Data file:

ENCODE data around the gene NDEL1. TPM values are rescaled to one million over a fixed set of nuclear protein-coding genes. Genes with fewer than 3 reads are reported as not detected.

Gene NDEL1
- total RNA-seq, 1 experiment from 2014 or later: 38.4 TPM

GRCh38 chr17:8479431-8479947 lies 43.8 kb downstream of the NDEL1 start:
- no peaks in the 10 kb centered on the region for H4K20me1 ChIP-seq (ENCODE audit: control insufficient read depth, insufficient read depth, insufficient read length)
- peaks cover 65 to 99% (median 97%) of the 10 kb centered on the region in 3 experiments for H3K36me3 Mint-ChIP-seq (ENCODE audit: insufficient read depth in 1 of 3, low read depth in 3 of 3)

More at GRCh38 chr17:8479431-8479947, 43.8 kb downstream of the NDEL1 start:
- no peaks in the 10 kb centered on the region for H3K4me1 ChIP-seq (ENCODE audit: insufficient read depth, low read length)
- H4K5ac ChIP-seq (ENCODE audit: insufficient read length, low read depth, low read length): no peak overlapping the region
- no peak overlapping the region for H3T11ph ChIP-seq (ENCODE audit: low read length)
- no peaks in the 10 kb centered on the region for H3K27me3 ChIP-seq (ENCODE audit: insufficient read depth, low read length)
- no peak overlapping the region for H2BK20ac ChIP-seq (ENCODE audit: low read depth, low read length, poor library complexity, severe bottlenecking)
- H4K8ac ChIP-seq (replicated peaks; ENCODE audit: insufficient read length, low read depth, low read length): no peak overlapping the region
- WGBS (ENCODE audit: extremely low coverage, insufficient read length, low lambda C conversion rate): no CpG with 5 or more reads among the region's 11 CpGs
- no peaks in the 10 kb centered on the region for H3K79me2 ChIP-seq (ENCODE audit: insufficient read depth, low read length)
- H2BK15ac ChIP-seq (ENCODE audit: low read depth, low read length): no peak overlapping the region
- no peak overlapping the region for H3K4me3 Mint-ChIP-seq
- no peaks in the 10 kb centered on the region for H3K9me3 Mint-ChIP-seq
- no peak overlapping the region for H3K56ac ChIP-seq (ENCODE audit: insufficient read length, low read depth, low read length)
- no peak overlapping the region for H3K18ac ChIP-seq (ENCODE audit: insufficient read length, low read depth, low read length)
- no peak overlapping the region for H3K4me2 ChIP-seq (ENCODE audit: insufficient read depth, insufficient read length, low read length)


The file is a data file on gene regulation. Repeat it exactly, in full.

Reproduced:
ENCODE data around the gene NDEL1. TPM values are rescaled to one million over a fixed set of nuclear protein-coding genes. Genes with fewer than 3 reads are reported as not detected.

Gene NDEL1
- total RNA-seq, 1 experiment from 2014 or later: 38.4 TPM

GRCh38 chr17:8479431-8479947 lies 43.8 kb downstream of the NDEL1 start:
- no peaks in the 10 kb centered on the region for H4K20me1 ChIP-seq (ENCODE audit: control insufficient read depth, insufficient read depth, insufficient read length)
- peaks cover 65 to 99% (median 97%) of the 10 kb centered on the region in 3 experiments for H3K36me3 Mint-ChIP-seq (ENCODE audit: insufficient read depth in 1 of 3, low read depth in 3 of 3)

More at GRCh38 chr17:8479431-8479947, 43.8 kb downstream of the NDEL1 start:
- no peaks in the 10 kb centered on the region for H3K4me1 ChIP-seq (ENCODE audit: insufficient read depth, low read length)
- H4K5ac ChIP-seq (ENCODE audit: insufficient read length, low read depth, low read length): no peak overlapping the region
- no peak overlapping the region for H3T11ph ChIP-seq (ENCODE audit: low read length)
- no peaks in the 10 kb centered on the region for H3K27me3 ChIP-seq (ENCODE audit: insufficient read depth, low read length)
- no peak overlapping the region for H2BK20ac ChIP-seq (ENCODE audit: low read depth, low read length, poor library complexity, severe bottlenecking)
- H4K8ac ChIP-seq (replicated peaks; ENCODE audit: insufficient read length, low read depth, low read length): no peak overlapping the region
- WGBS (ENCODE audit: extremely low coverage, insufficient read length, low lambda C conversion rate): no CpG with 5 or more reads among the region's 11 CpGs
- no peaks in the 10 kb centered on the region for H3K79me2 ChIP-seq (ENCODE audit: insufficient read depth, low read length)
- H2BK15ac ChIP-seq (ENCODE audit: low read depth, low read length): no peak overlapping the region
- no peak overlapping the region for H3K4me3 Mint-ChIP-seq
- no peaks in the 10 kb centered on the region for H3K9me3 Mint-ChIP-seq
- no peak overlapping the region for H3K56ac ChIP-seq (ENCODE audit: insufficient read length, low read depth, low read length)
- no peak overlapping the region for H3K18ac ChIP-seq (ENCODE audit: insufficient read length, low read depth, low read length)
- no peak overlapping the region for H3K4me2 ChIP-seq (ENCODE audit: insufficient read depth, insufficient read length, low read length)